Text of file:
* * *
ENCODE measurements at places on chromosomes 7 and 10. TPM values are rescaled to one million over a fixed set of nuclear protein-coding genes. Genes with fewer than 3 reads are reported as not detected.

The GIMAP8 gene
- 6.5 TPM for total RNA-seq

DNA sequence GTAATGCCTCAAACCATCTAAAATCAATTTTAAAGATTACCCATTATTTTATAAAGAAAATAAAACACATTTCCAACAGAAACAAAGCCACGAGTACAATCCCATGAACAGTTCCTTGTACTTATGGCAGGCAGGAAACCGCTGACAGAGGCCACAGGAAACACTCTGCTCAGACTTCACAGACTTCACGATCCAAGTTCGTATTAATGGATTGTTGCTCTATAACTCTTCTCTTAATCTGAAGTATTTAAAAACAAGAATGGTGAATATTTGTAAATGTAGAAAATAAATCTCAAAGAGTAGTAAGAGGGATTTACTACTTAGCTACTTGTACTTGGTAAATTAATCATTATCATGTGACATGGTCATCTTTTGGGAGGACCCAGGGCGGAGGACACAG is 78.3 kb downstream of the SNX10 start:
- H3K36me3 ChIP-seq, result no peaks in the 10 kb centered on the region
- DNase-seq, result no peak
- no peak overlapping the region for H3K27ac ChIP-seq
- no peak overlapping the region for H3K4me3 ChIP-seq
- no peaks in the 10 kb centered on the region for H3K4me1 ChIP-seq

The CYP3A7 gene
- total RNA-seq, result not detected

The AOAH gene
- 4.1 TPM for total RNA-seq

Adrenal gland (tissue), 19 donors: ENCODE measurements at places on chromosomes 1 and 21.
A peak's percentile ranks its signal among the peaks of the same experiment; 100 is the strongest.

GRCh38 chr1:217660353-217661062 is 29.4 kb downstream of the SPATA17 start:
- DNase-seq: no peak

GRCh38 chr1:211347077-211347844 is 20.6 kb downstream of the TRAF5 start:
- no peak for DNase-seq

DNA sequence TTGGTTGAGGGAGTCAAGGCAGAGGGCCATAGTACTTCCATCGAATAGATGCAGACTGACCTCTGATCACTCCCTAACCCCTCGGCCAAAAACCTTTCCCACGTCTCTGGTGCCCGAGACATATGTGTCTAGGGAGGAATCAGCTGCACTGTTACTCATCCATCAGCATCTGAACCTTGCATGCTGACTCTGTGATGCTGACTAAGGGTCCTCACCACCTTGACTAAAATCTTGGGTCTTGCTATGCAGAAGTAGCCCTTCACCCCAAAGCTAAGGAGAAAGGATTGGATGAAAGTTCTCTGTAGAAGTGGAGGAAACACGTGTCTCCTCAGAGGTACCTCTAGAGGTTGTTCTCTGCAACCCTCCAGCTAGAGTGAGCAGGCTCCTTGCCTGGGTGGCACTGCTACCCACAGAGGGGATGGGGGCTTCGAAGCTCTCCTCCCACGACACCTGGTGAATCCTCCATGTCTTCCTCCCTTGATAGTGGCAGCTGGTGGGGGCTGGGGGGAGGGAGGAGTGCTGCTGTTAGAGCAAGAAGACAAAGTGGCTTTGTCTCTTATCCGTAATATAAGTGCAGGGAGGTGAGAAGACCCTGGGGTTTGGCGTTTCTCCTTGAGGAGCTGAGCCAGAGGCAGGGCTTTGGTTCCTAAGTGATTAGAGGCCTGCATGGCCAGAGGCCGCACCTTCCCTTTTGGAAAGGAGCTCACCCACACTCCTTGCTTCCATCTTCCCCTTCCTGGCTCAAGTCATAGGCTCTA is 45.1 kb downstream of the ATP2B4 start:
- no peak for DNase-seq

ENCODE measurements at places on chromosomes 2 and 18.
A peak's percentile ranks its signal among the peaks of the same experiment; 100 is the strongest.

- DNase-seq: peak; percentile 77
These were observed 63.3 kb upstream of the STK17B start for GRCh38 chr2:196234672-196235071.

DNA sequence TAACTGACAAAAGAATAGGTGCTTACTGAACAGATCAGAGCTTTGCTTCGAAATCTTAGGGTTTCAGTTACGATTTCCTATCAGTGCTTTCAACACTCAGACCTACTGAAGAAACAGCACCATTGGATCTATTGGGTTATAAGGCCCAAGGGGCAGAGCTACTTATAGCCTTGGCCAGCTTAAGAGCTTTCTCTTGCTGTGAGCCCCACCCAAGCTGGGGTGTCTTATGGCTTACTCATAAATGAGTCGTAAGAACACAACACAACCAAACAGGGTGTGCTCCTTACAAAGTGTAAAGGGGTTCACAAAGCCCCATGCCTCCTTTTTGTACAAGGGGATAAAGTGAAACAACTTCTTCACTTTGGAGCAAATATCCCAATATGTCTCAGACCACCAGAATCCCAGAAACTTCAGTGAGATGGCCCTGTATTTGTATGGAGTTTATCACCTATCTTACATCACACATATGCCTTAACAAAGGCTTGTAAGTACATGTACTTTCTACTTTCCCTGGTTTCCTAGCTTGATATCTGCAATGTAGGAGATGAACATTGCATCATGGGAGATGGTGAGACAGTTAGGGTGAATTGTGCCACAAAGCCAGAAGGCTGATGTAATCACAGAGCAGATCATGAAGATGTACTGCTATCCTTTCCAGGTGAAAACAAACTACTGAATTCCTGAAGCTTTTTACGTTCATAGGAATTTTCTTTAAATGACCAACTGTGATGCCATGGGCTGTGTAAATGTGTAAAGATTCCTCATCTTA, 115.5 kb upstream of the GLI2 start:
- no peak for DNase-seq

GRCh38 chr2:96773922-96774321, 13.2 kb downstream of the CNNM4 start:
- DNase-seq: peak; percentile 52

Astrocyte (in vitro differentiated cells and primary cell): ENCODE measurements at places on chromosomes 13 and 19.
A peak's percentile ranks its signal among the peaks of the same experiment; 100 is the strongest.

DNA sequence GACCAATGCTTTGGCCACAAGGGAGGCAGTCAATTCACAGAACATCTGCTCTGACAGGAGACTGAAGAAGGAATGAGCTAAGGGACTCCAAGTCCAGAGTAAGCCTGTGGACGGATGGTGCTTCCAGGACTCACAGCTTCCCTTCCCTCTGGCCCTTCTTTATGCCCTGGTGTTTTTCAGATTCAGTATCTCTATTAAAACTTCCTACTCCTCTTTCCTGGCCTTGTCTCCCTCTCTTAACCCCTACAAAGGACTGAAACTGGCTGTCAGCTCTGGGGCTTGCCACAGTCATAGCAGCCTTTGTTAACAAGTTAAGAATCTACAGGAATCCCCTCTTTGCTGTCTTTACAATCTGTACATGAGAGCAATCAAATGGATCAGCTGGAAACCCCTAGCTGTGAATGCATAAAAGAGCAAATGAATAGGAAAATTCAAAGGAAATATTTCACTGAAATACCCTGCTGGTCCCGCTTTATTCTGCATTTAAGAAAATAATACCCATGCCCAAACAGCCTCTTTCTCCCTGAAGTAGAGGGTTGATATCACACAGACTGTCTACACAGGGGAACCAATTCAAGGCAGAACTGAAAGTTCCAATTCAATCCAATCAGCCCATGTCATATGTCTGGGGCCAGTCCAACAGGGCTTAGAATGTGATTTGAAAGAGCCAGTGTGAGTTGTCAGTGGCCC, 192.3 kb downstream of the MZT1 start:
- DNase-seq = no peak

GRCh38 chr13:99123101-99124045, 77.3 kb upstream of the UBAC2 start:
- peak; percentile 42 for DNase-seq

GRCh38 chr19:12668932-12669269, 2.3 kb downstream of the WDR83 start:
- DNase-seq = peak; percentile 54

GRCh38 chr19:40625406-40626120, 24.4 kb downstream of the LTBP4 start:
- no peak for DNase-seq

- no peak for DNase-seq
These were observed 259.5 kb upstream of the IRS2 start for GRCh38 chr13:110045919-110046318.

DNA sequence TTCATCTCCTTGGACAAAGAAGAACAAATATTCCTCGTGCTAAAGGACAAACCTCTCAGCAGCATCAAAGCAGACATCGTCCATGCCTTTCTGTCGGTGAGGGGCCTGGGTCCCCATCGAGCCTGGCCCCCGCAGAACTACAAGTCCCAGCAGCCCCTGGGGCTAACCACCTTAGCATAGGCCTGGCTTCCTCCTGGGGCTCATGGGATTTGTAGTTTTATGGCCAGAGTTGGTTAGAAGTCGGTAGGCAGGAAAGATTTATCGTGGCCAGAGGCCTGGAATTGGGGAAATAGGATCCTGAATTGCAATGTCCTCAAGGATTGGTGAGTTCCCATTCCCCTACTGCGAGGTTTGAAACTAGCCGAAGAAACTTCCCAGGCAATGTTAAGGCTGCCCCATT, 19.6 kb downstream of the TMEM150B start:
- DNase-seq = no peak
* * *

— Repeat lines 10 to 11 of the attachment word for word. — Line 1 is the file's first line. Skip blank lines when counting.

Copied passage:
The CYP3A7 gene
- total RNA-seq, result not detected